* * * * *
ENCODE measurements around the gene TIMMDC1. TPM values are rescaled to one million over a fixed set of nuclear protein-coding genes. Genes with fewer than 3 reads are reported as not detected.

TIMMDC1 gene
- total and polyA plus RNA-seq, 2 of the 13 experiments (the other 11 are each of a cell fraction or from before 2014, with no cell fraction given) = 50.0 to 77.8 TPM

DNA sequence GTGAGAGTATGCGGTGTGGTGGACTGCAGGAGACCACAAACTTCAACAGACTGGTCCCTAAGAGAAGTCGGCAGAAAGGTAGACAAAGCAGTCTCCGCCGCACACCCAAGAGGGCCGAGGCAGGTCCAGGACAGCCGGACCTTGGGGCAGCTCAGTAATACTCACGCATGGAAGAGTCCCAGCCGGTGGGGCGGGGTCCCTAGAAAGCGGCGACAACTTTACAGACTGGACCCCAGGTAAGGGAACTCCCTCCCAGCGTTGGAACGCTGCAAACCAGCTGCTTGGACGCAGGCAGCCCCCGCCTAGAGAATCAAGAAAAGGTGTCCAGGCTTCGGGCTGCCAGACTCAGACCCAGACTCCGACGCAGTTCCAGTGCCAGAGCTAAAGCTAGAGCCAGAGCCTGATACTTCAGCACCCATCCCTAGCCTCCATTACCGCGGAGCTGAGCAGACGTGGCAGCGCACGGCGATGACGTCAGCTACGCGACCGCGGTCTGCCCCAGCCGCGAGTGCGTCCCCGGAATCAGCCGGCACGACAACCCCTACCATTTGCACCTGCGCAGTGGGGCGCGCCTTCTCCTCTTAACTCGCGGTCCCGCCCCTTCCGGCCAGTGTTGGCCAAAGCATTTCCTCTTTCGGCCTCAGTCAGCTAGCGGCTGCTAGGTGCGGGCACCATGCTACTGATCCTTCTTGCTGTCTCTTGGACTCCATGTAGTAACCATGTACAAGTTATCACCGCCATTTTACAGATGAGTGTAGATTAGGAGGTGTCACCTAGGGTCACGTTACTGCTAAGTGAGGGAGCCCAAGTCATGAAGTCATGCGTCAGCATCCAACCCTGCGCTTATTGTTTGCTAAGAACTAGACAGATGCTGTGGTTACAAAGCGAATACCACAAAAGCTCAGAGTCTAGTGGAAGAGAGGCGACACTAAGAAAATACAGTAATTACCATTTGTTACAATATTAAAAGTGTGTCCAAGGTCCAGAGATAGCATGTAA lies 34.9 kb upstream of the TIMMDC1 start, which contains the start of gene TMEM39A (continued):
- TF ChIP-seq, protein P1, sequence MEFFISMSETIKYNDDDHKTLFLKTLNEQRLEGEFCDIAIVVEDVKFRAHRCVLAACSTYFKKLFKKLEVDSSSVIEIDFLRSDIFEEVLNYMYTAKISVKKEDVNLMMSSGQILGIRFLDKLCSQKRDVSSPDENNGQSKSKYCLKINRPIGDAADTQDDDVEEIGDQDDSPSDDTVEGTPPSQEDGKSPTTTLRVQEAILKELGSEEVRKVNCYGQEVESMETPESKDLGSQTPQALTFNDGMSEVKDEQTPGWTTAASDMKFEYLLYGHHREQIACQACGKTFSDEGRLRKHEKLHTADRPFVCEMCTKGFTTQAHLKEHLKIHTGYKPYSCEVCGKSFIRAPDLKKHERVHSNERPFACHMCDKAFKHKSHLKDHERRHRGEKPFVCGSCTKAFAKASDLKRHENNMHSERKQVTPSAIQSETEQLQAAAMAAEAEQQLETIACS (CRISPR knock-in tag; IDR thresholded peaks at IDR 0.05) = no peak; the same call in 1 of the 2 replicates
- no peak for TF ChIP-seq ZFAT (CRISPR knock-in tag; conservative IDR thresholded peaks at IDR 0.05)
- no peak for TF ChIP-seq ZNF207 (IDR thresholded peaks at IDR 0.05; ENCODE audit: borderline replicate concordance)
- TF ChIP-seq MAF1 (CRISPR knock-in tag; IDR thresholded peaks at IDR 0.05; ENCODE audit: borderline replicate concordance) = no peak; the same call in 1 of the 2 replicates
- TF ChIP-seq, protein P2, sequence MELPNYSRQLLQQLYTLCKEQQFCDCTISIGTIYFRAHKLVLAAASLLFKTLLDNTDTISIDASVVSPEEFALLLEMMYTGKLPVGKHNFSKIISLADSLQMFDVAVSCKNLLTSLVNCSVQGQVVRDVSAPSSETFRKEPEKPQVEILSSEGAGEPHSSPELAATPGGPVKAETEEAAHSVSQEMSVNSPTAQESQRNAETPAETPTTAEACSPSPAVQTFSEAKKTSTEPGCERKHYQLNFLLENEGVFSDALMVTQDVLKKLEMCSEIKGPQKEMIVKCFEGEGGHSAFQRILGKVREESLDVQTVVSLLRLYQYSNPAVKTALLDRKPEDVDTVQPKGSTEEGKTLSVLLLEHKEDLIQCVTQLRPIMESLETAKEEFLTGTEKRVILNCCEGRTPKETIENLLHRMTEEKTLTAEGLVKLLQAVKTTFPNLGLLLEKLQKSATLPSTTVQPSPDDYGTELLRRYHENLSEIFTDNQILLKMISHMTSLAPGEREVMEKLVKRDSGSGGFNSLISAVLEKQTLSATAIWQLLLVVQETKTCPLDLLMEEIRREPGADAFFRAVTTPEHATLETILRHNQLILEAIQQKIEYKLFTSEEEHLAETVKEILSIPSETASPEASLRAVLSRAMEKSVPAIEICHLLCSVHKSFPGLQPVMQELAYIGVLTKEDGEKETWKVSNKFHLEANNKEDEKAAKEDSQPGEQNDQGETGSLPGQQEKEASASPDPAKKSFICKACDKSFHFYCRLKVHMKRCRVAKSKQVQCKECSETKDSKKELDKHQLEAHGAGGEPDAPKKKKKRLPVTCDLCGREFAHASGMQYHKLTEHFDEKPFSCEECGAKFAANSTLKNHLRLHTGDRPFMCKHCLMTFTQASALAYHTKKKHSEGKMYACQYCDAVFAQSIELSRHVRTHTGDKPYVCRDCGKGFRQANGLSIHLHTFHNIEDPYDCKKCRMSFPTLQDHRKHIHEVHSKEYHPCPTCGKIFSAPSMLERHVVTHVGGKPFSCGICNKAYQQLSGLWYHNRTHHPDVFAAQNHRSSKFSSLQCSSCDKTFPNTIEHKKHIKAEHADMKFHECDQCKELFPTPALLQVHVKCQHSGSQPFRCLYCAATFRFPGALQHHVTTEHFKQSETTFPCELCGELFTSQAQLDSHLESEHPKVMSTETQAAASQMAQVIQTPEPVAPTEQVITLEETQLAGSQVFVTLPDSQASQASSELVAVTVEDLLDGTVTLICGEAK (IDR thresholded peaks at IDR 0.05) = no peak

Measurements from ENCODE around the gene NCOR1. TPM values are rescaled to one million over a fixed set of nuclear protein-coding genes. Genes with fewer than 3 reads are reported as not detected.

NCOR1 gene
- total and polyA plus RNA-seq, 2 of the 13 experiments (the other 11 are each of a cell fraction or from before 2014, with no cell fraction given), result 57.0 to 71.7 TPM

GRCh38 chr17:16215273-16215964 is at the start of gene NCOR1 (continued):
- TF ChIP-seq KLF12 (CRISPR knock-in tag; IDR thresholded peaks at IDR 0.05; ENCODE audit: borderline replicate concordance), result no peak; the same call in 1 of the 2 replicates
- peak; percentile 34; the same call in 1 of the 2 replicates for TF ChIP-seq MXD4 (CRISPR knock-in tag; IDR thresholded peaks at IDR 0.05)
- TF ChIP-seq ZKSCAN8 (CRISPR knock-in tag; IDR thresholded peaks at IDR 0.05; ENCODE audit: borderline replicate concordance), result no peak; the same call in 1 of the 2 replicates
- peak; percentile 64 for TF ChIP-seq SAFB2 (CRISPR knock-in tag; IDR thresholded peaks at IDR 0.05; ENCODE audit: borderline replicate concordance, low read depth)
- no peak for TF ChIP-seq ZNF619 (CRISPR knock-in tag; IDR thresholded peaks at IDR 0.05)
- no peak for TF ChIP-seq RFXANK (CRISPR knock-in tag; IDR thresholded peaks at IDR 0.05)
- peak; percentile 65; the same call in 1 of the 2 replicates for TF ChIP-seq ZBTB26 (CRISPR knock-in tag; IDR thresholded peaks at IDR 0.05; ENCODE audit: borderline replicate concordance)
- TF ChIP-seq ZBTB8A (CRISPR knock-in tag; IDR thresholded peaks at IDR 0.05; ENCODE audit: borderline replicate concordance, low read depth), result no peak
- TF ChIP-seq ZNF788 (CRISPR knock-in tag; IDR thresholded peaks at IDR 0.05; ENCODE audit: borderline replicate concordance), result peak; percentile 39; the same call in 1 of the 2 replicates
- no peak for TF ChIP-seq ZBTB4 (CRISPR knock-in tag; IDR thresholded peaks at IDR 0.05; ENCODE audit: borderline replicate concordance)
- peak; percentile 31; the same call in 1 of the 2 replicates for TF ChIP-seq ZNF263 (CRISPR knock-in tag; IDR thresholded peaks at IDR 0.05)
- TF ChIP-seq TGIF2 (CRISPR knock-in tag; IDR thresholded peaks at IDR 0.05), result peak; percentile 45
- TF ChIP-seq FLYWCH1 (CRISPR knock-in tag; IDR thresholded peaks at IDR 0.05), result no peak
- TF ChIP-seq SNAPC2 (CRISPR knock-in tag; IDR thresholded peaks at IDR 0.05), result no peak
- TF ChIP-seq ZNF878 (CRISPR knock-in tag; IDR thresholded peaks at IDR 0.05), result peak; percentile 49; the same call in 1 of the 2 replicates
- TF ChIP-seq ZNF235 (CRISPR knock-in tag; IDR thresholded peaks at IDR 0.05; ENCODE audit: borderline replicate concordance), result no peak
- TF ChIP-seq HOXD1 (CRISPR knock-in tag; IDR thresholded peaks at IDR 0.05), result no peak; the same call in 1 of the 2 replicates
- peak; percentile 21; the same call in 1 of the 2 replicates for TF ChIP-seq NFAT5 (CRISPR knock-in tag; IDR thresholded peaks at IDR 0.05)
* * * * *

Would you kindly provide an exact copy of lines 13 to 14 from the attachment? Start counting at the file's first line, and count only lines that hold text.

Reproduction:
GRCh38 chr17:16215273-16215964 is at the start of gene NCOR1 (continued):
- TF ChIP-seq KLF12 (CRISPR knock-in tag; IDR thresholded peaks at IDR 0.05; ENCODE audit: borderline replicate concordance), result no peak; the same call in 1 of the 2 replicates